• Keep your muscles tense throughout your routine for increased benefits.
  • Control your limits: the aim is to do them properly. Do push yourself too hard.
  • Start with what you’re comfortable with and increase your reps weekly.
  • Never completely straighten your elbows.

As you grow to become comfortable with your bars, feel free to experiment with different types of push-ups to target more specific muscles. For example:

Wide push-ups – the further away you place your grips from your shoulders, the more you focus on your chest muscles.

Tight push-ups – the closer inward your grips are, the more you work out your arm muscles.

Reverse grip – these push-ups require that you point your fingers away from your body by reversing your grip. This intensifies the focus on your triceps and chest.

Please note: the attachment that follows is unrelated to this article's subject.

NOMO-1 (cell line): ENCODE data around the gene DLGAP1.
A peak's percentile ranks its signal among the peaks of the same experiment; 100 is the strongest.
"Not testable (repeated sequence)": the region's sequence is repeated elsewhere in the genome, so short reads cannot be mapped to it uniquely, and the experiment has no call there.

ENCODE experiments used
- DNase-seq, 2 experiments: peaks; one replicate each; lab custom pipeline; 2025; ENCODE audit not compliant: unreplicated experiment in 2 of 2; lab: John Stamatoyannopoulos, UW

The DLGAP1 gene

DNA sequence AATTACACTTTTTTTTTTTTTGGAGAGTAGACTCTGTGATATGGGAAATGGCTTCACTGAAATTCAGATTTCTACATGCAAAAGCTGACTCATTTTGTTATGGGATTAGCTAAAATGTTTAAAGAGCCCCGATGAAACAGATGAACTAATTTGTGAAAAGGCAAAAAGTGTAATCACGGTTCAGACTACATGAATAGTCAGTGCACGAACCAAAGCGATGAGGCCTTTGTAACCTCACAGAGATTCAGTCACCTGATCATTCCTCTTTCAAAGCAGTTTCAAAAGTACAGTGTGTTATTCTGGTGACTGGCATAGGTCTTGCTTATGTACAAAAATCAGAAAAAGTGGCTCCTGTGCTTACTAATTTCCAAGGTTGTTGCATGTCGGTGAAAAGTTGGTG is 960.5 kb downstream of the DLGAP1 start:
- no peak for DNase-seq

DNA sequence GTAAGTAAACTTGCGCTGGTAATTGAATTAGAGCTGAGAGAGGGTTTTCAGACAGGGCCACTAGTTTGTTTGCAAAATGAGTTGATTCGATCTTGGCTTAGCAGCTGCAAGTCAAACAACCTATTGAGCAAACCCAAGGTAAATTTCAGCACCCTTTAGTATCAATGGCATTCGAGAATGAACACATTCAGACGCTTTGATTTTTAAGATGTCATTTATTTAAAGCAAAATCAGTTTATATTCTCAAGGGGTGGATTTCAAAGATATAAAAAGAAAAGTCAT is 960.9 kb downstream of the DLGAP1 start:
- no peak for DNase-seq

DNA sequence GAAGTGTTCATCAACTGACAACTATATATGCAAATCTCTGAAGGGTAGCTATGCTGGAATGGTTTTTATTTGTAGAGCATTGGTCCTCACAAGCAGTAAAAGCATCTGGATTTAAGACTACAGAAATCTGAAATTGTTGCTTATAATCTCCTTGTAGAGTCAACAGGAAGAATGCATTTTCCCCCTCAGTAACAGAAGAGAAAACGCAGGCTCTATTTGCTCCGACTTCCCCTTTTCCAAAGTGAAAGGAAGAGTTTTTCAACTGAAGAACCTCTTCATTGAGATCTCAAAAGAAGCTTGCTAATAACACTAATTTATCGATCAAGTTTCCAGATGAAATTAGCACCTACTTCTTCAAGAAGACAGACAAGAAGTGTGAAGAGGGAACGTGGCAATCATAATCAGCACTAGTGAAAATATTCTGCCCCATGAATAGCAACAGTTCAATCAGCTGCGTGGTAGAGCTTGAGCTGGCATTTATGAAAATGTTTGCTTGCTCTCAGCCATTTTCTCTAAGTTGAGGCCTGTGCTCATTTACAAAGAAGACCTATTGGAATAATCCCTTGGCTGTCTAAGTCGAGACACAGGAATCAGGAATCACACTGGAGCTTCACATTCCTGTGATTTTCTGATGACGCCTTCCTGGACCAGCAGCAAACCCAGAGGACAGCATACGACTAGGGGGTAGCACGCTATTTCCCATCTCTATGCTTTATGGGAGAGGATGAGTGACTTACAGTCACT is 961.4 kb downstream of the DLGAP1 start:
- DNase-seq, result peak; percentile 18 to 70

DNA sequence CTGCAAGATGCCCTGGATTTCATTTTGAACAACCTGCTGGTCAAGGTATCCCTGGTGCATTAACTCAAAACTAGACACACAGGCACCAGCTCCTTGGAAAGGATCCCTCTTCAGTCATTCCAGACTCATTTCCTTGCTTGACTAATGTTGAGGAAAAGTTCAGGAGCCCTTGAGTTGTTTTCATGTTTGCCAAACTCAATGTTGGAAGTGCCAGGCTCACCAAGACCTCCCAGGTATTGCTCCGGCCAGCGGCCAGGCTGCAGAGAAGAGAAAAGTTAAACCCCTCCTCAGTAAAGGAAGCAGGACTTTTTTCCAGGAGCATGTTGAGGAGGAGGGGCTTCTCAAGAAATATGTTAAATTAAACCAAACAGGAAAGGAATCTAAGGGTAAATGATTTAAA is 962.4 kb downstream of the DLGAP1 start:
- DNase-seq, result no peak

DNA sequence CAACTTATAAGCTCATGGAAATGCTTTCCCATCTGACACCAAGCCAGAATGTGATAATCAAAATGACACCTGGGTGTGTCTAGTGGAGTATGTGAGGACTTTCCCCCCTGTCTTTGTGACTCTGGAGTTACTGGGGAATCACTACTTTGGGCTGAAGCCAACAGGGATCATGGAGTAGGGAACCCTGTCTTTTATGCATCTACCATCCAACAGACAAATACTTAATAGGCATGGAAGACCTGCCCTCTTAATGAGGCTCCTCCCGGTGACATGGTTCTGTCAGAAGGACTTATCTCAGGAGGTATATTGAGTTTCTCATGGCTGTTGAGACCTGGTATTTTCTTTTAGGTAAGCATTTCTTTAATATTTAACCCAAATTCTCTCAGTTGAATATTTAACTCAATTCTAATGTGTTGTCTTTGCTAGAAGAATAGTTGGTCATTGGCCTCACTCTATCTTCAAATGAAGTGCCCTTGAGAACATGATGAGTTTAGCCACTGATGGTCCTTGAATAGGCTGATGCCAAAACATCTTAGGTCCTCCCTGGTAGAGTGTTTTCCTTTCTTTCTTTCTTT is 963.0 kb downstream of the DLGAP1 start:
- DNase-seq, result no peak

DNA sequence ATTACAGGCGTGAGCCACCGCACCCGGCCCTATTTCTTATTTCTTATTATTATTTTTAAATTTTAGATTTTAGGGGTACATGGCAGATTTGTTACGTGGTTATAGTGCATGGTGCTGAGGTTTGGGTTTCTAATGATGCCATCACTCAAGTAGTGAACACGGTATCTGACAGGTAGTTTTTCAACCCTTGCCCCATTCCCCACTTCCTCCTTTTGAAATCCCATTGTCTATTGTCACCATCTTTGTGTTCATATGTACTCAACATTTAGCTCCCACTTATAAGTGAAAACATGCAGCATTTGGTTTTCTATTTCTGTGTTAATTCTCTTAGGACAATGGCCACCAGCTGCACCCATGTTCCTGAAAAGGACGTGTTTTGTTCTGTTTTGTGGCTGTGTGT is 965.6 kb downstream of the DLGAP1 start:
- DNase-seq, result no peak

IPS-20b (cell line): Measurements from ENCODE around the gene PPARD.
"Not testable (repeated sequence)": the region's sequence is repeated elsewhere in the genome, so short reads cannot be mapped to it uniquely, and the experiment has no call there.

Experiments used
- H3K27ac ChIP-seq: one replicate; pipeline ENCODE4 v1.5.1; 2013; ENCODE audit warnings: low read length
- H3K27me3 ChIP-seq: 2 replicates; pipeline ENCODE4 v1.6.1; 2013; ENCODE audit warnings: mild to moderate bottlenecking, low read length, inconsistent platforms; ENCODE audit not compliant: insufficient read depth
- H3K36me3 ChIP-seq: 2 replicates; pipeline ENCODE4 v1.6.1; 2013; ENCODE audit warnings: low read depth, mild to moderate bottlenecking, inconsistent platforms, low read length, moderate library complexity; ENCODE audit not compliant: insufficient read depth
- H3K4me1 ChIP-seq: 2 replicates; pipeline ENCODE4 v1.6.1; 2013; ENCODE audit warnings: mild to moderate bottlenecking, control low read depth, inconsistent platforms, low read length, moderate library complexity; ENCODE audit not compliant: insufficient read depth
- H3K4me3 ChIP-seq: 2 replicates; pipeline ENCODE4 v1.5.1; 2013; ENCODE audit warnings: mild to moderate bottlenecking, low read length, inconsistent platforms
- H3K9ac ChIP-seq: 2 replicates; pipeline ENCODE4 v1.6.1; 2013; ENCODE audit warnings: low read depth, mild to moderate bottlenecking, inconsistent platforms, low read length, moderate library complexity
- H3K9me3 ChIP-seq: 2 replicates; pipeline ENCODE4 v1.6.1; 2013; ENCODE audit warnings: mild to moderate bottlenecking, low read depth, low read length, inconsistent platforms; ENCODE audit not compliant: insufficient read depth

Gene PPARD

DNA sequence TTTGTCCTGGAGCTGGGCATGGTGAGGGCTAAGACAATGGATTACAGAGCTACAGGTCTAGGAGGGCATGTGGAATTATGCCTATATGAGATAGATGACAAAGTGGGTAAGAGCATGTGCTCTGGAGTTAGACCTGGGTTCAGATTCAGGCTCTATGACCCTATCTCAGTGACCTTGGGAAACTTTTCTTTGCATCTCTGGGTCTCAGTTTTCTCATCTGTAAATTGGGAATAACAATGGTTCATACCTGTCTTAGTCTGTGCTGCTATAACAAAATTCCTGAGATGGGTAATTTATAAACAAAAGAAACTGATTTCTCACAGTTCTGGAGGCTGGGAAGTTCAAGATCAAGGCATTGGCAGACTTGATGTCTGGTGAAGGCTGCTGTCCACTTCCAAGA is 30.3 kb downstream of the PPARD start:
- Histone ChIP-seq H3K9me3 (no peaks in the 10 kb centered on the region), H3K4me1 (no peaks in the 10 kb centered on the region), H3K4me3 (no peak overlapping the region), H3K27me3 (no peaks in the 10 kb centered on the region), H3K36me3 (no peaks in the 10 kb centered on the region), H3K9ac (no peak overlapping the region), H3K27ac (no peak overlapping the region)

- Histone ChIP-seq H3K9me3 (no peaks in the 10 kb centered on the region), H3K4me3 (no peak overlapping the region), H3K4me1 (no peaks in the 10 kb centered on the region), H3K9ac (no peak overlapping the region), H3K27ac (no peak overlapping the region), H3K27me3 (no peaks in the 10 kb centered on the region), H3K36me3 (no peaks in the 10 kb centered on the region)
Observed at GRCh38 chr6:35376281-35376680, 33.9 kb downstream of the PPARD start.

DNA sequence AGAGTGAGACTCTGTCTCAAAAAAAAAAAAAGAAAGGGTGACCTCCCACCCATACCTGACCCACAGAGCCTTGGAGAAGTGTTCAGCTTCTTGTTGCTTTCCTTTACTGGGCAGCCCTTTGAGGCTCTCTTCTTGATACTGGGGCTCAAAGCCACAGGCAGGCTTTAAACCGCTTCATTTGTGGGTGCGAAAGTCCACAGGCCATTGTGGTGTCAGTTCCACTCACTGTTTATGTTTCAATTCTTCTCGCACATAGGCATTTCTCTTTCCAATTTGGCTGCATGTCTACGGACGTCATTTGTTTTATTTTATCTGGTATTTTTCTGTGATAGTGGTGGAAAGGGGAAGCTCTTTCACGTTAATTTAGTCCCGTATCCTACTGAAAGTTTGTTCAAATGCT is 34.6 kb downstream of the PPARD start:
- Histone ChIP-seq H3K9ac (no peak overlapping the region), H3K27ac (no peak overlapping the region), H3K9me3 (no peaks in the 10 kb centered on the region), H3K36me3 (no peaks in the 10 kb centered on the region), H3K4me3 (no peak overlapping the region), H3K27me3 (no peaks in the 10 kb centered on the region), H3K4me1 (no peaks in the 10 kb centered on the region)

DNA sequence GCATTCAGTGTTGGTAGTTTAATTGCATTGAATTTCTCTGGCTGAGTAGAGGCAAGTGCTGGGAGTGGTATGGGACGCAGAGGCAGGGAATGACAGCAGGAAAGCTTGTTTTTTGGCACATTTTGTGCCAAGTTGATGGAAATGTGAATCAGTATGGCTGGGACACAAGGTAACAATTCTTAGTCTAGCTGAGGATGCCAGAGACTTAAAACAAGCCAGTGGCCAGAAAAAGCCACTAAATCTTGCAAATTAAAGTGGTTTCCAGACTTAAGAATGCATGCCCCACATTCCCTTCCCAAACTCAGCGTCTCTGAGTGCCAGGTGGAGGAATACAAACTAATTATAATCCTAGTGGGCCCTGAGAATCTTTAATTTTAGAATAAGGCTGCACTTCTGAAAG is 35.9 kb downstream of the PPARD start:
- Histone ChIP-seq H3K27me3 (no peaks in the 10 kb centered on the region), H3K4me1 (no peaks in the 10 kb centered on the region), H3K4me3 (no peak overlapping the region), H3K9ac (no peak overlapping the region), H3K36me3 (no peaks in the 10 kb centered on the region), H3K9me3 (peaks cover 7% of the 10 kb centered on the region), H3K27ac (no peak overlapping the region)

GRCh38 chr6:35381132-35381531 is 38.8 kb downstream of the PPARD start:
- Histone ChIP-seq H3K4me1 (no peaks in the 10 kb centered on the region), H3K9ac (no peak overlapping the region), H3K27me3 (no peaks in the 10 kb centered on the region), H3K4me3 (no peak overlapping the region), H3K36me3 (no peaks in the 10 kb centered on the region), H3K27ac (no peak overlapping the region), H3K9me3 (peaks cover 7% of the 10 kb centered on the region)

Staggered push-ups – these uneven push-ups allow you to work on a single arm at a time, creating a more significant challenge. 

Getting your hands on Push-up Bars.

If you’re hesitant to invest in parallel bars, you can always stabilize your dumbbells and give them a shot. Perhaps you have a creative bone; task yourself with making your own PVC push-up bars. An important part of any workout is that you remain engaged and excited. This elevated form of push-ups isn’t only beneficial to your physique but can be very enjoyable. Push-up bars are multifaceted and can offer many variations of exercise. In the blink of an eye, you might be doing handstands using your bars. 

The bottom line.

Push-ups have stood the test of time. Invented for military training thousands of years ago, they remain one of the most useful and reliable forms of exercise. If you’re trying to build muscles, burn calories or relieve pain, get in the habit of practicing regular push-ups. If you’re yet to master the exercise, start with a couple per day and build your way up to using push-up bars. If you’re at the athlete stage, experiment with the different types of push-ups. A strengthened body with toned muscles? Who wouldn’t subscribe to that? Sign us up!